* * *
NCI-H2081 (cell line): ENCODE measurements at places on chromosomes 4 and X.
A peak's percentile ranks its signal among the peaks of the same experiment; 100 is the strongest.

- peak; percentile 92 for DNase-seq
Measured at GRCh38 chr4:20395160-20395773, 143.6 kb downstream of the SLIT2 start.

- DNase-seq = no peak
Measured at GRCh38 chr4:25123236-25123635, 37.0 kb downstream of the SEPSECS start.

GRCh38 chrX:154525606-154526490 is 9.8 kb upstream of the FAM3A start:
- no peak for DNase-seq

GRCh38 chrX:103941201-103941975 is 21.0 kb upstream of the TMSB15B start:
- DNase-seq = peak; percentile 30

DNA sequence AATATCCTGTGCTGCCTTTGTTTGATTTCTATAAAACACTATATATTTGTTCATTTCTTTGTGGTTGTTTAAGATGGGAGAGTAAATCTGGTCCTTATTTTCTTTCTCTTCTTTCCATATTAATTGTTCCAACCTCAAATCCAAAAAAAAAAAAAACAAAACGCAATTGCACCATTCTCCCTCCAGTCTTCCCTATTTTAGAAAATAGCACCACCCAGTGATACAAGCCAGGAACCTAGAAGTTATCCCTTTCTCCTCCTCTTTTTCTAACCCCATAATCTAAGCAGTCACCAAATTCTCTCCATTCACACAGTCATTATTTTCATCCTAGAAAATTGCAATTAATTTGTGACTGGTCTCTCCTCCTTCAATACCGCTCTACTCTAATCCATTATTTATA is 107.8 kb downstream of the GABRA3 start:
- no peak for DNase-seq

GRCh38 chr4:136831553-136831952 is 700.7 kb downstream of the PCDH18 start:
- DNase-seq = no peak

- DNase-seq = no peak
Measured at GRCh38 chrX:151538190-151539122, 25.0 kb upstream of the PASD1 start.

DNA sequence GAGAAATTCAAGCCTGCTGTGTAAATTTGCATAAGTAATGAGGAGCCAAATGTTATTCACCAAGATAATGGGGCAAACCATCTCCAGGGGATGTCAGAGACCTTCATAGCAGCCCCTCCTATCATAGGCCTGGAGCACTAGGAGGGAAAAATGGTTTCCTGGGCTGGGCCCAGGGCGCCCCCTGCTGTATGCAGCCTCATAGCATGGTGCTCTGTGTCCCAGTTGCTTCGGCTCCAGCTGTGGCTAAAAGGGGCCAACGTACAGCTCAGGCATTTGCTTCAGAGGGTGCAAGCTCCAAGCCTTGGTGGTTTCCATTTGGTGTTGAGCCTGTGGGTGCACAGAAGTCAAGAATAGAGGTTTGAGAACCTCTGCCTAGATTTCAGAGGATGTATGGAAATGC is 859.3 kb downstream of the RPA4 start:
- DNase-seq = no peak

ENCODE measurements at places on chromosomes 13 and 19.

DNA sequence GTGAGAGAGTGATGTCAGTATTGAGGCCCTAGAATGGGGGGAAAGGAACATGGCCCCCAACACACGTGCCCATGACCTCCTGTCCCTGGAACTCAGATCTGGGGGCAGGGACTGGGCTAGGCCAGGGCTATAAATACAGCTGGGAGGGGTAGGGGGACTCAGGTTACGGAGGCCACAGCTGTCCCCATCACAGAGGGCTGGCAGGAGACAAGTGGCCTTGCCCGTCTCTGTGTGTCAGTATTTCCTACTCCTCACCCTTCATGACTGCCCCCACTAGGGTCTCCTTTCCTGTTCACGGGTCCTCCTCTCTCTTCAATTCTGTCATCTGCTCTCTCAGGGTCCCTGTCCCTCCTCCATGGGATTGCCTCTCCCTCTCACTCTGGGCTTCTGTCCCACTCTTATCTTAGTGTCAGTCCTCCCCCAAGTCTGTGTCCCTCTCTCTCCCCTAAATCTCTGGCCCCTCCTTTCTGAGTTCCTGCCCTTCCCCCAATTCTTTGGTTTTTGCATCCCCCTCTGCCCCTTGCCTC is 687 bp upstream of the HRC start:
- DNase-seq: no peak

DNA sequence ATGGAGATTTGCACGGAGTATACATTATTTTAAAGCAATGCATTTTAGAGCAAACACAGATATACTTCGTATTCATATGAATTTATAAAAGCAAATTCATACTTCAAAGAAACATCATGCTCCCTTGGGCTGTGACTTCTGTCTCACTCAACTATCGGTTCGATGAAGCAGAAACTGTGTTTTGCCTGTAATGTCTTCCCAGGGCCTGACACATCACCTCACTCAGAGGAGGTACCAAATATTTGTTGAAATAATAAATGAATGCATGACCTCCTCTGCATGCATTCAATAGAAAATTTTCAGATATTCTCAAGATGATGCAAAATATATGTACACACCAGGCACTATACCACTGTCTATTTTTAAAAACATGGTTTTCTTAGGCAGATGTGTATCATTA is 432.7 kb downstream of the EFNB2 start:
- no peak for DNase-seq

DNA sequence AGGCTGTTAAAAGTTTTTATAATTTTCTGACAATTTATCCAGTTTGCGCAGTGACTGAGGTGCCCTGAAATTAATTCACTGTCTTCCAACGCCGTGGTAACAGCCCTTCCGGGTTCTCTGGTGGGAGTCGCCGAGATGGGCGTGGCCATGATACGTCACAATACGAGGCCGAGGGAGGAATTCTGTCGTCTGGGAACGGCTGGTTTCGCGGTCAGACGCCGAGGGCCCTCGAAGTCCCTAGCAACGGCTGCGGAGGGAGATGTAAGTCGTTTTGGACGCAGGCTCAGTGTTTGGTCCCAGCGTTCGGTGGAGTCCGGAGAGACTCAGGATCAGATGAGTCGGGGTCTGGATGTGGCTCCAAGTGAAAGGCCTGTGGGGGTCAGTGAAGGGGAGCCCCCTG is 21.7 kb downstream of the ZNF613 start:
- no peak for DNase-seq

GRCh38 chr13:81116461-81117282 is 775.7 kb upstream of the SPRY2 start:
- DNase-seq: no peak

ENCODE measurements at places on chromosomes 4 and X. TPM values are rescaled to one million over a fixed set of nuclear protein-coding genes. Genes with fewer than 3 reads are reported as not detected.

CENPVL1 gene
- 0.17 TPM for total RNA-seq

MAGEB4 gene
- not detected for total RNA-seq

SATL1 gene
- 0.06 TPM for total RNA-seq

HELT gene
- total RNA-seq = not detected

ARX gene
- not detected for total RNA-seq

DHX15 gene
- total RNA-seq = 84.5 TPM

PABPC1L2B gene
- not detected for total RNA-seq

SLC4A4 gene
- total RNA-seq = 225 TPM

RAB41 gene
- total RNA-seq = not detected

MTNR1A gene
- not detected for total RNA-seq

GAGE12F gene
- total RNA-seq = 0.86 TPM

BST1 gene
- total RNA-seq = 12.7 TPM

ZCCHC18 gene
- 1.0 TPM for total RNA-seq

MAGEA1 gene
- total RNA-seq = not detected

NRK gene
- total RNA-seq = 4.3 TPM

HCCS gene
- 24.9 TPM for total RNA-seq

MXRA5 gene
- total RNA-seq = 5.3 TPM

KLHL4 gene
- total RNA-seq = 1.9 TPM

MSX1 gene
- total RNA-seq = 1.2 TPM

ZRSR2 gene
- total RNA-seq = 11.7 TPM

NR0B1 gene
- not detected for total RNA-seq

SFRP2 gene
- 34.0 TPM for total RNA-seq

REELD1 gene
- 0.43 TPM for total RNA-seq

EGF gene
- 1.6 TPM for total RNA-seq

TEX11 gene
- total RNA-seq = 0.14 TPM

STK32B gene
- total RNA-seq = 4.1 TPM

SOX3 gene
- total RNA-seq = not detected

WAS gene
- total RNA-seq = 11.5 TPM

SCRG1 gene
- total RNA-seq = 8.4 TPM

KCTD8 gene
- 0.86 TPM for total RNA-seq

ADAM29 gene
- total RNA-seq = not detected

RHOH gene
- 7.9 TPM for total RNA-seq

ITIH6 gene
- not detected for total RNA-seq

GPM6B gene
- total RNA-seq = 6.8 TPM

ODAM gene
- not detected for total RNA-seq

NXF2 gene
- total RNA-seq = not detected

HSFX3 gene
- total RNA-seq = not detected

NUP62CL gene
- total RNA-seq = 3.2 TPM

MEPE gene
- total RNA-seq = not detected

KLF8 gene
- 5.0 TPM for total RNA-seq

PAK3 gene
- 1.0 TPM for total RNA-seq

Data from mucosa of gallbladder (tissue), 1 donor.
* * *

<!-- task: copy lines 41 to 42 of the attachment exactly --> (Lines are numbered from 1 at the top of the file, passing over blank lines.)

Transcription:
PABPC1L2B gene
- not detected for total RNA-seq